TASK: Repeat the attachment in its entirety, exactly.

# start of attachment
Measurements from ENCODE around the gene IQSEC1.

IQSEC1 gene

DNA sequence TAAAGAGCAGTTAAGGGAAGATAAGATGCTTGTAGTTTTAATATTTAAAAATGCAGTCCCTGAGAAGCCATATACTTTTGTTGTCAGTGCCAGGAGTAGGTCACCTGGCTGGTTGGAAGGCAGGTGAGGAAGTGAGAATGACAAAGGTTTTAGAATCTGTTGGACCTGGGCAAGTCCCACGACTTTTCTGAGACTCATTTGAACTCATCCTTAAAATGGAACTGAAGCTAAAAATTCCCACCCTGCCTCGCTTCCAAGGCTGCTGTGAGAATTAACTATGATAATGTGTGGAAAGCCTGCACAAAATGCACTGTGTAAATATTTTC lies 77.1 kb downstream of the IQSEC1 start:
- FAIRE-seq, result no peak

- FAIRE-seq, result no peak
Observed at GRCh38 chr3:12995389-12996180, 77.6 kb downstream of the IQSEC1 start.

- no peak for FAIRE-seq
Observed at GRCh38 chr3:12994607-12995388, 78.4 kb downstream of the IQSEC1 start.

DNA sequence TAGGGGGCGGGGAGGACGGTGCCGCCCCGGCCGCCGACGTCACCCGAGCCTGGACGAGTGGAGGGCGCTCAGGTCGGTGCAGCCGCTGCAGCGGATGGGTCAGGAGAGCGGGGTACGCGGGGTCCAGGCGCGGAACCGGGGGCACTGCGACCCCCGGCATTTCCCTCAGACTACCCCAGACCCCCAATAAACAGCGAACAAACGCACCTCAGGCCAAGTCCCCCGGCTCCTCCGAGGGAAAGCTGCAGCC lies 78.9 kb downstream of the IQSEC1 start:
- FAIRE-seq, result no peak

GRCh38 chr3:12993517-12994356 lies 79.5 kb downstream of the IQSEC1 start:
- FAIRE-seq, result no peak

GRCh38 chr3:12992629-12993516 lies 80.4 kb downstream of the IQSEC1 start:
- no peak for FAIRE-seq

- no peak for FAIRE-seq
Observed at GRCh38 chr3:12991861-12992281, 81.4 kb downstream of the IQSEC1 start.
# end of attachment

Measurements from ENCODE around the gene IQSEC1.

IQSEC1 gene

DNA sequence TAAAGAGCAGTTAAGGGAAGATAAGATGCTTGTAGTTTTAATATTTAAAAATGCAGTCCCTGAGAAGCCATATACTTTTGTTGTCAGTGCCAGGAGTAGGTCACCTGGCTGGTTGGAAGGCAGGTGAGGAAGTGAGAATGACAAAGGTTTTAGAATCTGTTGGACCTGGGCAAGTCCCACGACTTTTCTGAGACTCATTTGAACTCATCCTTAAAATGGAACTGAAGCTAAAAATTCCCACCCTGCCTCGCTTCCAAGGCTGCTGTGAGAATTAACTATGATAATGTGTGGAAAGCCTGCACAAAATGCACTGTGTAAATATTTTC lies 77.1 kb downstream of the IQSEC1 start:
- FAIRE-seq, result no peak

- FAIRE-seq, result no peak
Observed at GRCh38 chr3:12995389-12996180, 77.6 kb downstream of the IQSEC1 start.

- no peak for FAIRE-seq
Observed at GRCh38 chr3:12994607-12995388, 78.4 kb downstream of the IQSEC1 start.

DNA sequence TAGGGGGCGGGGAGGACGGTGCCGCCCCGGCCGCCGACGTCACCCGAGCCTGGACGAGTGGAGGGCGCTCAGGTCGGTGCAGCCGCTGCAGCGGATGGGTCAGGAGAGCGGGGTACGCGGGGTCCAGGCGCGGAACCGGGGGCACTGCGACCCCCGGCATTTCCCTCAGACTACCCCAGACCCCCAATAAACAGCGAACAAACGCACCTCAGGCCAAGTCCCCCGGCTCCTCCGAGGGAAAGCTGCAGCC lies 78.9 kb downstream of the IQSEC1 start:
- FAIRE-seq, result no peak

GRCh38 chr3:12993517-12994356 lies 79.5 kb downstream of the IQSEC1 start:
- FAIRE-seq, result no peak

GRCh38 chr3:12992629-12993516 lies 80.4 kb downstream of the IQSEC1 start:
- no peak for FAIRE-seq

- no peak for FAIRE-seq
Observed at GRCh38 chr3:12991861-12992281, 81.4 kb downstream of the IQSEC1 start.